Evaluation of the clinical efficacy of cyclosporine in atopic dogs treatment
Keywords:Dermatite atópica, Prurido, Ciclosporina, Cães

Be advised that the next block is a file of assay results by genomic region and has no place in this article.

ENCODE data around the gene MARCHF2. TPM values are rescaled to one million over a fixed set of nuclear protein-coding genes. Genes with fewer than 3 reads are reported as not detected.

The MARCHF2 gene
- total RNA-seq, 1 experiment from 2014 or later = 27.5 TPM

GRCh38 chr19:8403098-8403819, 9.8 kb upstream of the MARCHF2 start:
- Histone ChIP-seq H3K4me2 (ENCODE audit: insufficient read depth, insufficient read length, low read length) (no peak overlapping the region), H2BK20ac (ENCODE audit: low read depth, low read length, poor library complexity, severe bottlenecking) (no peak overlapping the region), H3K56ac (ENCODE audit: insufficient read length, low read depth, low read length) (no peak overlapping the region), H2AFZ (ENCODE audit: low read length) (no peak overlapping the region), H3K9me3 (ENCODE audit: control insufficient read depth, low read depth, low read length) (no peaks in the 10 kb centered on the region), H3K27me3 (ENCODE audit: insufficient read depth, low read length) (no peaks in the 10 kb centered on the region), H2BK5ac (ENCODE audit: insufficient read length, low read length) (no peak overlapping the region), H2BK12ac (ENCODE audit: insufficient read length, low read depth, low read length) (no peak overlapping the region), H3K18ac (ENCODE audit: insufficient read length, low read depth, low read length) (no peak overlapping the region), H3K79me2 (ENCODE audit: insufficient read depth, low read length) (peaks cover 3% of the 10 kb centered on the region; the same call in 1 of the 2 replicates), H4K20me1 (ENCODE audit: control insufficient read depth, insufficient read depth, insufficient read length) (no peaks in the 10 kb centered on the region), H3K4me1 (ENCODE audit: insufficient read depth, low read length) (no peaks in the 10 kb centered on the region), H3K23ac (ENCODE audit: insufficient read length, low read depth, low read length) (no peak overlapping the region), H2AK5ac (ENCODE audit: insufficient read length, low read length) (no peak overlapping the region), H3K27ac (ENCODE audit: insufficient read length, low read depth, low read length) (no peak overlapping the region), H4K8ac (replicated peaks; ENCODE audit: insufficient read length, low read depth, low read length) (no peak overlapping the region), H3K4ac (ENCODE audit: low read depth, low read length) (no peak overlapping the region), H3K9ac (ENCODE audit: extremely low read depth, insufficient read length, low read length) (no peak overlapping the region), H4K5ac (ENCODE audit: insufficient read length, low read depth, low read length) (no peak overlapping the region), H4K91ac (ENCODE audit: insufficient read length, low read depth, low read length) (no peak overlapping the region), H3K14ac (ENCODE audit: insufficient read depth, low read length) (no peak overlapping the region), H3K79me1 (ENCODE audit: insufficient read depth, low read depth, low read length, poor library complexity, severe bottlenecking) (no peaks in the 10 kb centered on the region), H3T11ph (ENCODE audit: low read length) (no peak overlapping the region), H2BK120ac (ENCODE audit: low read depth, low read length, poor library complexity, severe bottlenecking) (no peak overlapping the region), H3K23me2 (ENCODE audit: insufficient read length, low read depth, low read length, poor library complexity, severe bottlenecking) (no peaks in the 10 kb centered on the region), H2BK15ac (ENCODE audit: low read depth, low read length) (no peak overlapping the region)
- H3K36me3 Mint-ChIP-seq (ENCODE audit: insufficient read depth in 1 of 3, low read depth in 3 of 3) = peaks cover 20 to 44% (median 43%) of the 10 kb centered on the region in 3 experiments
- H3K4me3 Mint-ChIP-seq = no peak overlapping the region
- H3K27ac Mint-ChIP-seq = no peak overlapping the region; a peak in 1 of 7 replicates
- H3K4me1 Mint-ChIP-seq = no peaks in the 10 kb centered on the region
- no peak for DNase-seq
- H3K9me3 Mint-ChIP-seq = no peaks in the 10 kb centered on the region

Atopic dermatitis (AD) is an inflammatory, pruritic and chronic allergic skin disease. It is recognized as the second most common allergic skin disease of dogs, after flea allergy. Pruritus is the predominant sign of canine AD, and it affects a variety of areas of the body, leading to intense suffering in both the animal and its owner. The long-term use of glucocorticoid therapy can be devastating because of its numerous side effects and secondary diseases. Cyclosporine (CsA) has been considered a good therapeutic option to treat canine AD. CsA inhibits the activation of cells that initiate the cutaneous immune response (Langerhans cells and lymphocytes) and that mediate allergic reactions (mast cells and eosinophils). It also decreases the release of histamine and other cytokines. The objective of this study was to analyze the efficacy of CsA (5 mg/kg, SID for 60 days) to reduce skin lesions and pruritus in 21 atopic dogs using CADESI-03 and two scales to quantify the levels of body itching. This immunomodulatory therapy was considered to be an effective treatment for atopic dogs because it reduced skin lesions by 70% after 60 days of therapy. During that period, there was a 52.6% reduction of body itching as assessed via a verbal numeric scale, and there was a significant reduction of body itching on a qualitative scale, as the maximal levels of pruritus (“three” and “four”) were hardly observed after immunomodulatory therapy. CsA was effective and safe in the treatment of canine atopic dermatitis.
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